Another, and more simple, arrangement for exercising control over the level of the analog bias signal is to provide a single counter (FIGURE 3') having a separate counter stage associated respectively with each separate shift register stage and wherein each counter stage comprises a flip-flop. One technique of implementing the latter method is illustrated in FIGURE 5, only two of the four counter stages being shown since each counter stage is identical to the others Referring now to FIG- URE 5, each counter stage may comprise a flip-flop 174 having a pair of input terminals and an output terminal, an inhibitor circuit 176, an OR gate 178, and three AND gates 180, 182 and 184. Each of the three AND gates has as one of its two inputs a connection via conductive lead 196 to the shift register stage respectively associated with their counter stage. The other input terminal of each of AND gates 180 and 182 is connected to the reward sig nal output terminal of goal circuit (FIGURE 3). The second input terminal of AND gate 184 is connected to the punish signal output terminal of goal circuit 140. The output terminal of AND gate is connected to one input terminal of flip-flop 174, the other input terminal of the latter being connected to the output terminal of OR gate 178. The output terminal of AND gate 182 of each counter stage is connected to one input terminal of OR gate 178 of each of the other counter stages. Thus, for example, the output terminal of AND gate 182 of counter stage 130 is connected to an input terminal of OR gates 178 of each of. the counter stages 132, 134, 136. The output terminal of AND gate 184 is connected in parallel to one input terminal of OR gate 178 and to the inhibit terminal of inhibitor circuit 176.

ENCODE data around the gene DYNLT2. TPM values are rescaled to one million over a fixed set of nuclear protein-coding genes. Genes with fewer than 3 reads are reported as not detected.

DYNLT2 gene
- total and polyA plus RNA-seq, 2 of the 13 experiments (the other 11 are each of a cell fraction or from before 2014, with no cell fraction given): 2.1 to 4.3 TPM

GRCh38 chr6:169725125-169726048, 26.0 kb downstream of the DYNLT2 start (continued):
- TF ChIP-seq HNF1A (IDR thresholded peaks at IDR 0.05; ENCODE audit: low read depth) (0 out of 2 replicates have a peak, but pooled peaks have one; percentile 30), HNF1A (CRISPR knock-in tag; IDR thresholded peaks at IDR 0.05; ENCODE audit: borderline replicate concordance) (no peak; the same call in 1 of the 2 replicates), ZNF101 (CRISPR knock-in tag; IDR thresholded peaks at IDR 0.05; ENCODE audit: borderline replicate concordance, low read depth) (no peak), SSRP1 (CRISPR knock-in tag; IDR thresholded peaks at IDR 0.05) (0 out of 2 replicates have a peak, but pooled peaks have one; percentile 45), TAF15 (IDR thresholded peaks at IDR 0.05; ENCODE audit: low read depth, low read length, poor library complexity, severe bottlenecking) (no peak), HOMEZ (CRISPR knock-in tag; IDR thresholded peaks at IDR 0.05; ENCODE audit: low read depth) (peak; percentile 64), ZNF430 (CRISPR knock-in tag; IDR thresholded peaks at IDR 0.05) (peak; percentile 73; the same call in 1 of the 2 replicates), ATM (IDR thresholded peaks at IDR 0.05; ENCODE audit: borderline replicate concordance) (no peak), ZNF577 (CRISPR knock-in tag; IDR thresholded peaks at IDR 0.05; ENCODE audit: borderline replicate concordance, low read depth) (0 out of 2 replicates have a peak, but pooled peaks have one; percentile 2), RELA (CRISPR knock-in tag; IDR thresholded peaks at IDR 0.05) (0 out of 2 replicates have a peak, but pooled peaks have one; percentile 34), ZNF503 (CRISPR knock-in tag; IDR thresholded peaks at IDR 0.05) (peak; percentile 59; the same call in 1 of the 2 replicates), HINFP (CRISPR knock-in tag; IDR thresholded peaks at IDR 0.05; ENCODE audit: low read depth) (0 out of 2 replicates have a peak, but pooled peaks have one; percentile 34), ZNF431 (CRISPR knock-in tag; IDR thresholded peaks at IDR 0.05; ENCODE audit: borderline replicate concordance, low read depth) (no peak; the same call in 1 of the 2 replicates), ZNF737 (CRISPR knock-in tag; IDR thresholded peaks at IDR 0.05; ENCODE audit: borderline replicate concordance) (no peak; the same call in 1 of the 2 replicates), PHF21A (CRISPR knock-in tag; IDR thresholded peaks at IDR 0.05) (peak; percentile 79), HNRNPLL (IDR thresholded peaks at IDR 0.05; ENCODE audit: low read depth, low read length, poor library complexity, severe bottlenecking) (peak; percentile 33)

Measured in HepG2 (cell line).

In operation of the circuit of FIGURE 5, a clear pulse may be provided via conductive line 177 to reset each flip-flop 174 to a one state at the beginning of each decision interval. FIGURE 4 represents symbolically the transition matrix for counter 125, ice, the likelihood of transition from one state to another under the control of reward and punishment signals from the goal circuit, where the desired state of counter 125 is U001, corresponding to output Xy. Since the counter stages are initially reset by the clear pulse to contain a 1, counter 125 is initially at its maximum count, and the desired output from the multi-level switch in this example occurs when the counter reaches its minimum count. If, at the beginning of the decision interval, the bit circulating through the shift register 107 is at the position indicated in FIG- URE 3, Le, a binary 1 contained in shift register stage 112, then the output rninterm to the multilevel switch 72 is passed via associated gate I04 as output X Since this will not effect the synthesis of the desired Boolean logical function (which occurs. in this example, only with output X,,*) by the trainable logical network, a punishment signal is generated by goal circuit 140 and applied via conductive lead 194 to AND gate 184 of each of the counter stages of the statistical switch. The presence of the punishment signal, in the form of a binary 1, in conjunction with the binary l output on conductive lead 196 of the counter stage 132, resulting from the occupation of the recirculating bit within register stage 112, results in the application of a pulse via OR gate 178 to the opposite terminal of flip-flop 174, whereby that llipilop assumes a zero state. Thus, the transition state of the counter at this time is lllll, the output of each counter stage is applied to summing amplifier 216 of analog bias unit 160.